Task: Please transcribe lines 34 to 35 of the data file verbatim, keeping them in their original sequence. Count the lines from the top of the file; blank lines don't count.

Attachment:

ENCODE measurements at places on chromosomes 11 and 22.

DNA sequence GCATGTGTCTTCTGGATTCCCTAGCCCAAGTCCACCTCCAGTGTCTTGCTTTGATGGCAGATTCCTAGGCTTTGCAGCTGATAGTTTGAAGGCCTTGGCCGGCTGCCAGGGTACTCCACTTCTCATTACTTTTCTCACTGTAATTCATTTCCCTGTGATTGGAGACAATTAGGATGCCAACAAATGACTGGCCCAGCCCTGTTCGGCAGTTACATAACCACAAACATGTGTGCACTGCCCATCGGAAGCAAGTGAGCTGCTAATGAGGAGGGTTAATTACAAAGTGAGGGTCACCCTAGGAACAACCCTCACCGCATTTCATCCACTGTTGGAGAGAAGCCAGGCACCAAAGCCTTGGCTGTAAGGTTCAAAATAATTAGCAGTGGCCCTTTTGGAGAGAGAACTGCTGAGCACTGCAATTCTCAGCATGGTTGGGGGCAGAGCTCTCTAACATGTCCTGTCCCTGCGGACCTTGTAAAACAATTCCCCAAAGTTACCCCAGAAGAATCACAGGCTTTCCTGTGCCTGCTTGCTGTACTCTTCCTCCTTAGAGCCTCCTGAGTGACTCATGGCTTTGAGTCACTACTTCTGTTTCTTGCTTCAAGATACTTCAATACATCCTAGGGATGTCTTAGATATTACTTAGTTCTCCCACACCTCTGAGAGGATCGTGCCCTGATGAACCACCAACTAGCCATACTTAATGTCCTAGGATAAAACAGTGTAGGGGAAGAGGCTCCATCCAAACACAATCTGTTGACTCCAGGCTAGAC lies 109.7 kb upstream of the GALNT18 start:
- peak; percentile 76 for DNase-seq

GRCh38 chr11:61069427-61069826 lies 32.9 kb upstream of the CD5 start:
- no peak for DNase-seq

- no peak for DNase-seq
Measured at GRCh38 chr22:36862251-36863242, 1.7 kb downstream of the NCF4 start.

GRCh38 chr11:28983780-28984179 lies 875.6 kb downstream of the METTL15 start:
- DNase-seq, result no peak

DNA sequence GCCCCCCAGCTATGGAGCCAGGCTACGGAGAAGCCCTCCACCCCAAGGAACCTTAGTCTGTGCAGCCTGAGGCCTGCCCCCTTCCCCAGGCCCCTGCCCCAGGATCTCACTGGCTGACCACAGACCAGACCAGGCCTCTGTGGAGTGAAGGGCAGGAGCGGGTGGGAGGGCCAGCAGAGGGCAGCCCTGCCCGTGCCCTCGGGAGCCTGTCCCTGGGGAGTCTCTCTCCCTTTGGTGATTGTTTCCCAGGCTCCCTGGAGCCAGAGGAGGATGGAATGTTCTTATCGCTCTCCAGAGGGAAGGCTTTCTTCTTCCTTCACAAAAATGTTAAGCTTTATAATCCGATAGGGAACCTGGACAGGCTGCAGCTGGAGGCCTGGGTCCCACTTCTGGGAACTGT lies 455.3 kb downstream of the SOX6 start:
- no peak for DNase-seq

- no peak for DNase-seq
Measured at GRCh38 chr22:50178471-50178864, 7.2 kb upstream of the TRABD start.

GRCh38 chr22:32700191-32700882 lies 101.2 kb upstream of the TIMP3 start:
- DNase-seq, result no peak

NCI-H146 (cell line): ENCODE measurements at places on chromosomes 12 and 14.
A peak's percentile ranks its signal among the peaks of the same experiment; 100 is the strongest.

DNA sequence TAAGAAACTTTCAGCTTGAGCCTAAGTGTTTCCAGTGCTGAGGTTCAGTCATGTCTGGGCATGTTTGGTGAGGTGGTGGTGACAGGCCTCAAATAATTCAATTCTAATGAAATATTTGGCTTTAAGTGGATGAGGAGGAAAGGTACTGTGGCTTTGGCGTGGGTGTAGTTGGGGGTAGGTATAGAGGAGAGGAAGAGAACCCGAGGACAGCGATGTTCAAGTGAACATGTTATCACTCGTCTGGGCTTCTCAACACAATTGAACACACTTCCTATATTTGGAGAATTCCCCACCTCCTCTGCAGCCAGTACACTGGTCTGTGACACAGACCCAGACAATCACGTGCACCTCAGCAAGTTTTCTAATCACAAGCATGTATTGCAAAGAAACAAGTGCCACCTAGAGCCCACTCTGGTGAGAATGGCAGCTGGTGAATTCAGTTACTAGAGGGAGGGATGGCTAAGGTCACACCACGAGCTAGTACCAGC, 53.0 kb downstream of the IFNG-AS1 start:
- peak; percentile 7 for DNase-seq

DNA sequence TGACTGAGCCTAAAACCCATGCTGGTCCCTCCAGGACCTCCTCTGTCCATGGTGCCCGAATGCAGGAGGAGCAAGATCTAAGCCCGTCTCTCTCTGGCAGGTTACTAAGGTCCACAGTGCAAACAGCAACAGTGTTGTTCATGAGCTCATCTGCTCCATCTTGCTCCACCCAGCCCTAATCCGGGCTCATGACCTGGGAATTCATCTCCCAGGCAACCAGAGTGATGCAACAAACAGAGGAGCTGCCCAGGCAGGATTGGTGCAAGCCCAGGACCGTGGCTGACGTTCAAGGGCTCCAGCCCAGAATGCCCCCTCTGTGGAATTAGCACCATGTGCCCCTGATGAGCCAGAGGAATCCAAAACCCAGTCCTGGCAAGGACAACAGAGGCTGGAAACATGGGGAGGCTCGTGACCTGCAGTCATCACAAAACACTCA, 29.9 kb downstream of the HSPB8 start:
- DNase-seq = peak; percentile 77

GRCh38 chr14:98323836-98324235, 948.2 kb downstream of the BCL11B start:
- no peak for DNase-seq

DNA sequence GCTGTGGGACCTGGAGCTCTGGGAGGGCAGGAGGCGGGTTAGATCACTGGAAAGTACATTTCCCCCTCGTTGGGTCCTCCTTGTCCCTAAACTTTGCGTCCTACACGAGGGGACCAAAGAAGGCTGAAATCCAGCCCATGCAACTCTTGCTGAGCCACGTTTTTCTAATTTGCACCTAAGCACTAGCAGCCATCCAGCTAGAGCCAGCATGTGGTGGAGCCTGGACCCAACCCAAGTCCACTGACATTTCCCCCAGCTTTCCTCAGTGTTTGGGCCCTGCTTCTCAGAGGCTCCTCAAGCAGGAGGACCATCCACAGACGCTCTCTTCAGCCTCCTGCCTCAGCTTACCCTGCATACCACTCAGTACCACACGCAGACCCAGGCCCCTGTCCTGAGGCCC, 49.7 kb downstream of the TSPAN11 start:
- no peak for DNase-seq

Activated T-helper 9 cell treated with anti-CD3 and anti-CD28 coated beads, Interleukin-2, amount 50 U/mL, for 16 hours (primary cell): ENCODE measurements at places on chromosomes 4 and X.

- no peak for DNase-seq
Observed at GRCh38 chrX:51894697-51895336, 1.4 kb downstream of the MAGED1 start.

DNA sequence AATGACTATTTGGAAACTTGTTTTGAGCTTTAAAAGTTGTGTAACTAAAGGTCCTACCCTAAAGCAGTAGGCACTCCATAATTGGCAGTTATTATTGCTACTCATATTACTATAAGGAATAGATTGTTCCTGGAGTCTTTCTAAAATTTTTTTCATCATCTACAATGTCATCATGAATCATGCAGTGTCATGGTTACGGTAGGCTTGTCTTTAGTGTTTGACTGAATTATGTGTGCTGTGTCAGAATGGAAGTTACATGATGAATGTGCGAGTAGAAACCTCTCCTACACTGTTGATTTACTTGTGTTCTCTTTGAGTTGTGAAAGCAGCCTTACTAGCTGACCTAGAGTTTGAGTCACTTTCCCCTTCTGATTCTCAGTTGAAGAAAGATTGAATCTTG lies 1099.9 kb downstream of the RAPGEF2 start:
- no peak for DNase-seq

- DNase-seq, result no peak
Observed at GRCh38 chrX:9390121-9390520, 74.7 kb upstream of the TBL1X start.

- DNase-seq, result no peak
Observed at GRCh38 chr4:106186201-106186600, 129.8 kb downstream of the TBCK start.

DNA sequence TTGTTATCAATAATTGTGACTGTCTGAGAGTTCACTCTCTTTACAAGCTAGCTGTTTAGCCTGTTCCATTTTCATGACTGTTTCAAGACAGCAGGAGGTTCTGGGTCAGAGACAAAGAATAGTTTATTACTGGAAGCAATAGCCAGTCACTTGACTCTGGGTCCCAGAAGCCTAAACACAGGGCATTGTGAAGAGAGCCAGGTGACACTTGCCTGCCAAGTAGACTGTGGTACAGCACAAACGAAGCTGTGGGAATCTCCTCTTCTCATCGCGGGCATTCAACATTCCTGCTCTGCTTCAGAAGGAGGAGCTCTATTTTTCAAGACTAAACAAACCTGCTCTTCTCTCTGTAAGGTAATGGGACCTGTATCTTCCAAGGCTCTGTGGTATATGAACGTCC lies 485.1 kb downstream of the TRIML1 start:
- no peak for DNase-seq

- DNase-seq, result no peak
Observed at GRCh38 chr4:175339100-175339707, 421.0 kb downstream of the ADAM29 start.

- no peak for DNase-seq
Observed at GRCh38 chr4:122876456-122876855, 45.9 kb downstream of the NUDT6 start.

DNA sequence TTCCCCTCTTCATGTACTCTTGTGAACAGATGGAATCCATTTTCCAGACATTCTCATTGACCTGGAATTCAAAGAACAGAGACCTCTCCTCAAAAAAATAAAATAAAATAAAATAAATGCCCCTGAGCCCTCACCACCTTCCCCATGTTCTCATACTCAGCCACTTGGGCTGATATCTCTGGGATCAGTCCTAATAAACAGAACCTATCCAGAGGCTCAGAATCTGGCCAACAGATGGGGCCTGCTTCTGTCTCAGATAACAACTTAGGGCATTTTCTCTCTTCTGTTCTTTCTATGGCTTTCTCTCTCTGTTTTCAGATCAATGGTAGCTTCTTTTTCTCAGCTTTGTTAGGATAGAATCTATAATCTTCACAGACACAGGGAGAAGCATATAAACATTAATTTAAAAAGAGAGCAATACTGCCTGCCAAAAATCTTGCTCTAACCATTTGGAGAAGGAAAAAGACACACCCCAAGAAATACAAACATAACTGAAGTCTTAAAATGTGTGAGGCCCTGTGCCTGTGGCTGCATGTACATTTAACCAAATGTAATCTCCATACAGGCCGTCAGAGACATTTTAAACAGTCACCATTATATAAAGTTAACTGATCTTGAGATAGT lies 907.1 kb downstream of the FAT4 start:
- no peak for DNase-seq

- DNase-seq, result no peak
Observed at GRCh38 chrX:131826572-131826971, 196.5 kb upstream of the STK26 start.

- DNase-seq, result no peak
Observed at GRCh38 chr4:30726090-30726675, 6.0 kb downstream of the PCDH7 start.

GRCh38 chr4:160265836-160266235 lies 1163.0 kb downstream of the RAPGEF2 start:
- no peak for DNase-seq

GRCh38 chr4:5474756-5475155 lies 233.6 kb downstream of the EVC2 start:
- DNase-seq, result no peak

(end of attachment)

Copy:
Observed at GRCh38 chr4:106186201-106186600, 129.8 kb downstream of the TBCK start.

DNA sequence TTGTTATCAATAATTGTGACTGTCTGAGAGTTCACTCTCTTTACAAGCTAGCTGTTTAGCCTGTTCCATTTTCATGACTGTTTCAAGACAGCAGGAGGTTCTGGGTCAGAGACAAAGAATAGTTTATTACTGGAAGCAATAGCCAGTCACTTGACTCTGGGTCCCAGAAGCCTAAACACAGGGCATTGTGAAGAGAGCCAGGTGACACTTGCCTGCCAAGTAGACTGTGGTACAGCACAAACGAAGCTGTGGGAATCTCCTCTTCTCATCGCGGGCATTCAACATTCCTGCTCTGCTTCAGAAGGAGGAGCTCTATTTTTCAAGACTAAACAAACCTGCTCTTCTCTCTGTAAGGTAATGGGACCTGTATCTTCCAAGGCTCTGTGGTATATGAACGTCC lies 485.1 kb downstream of the TRIML1 start: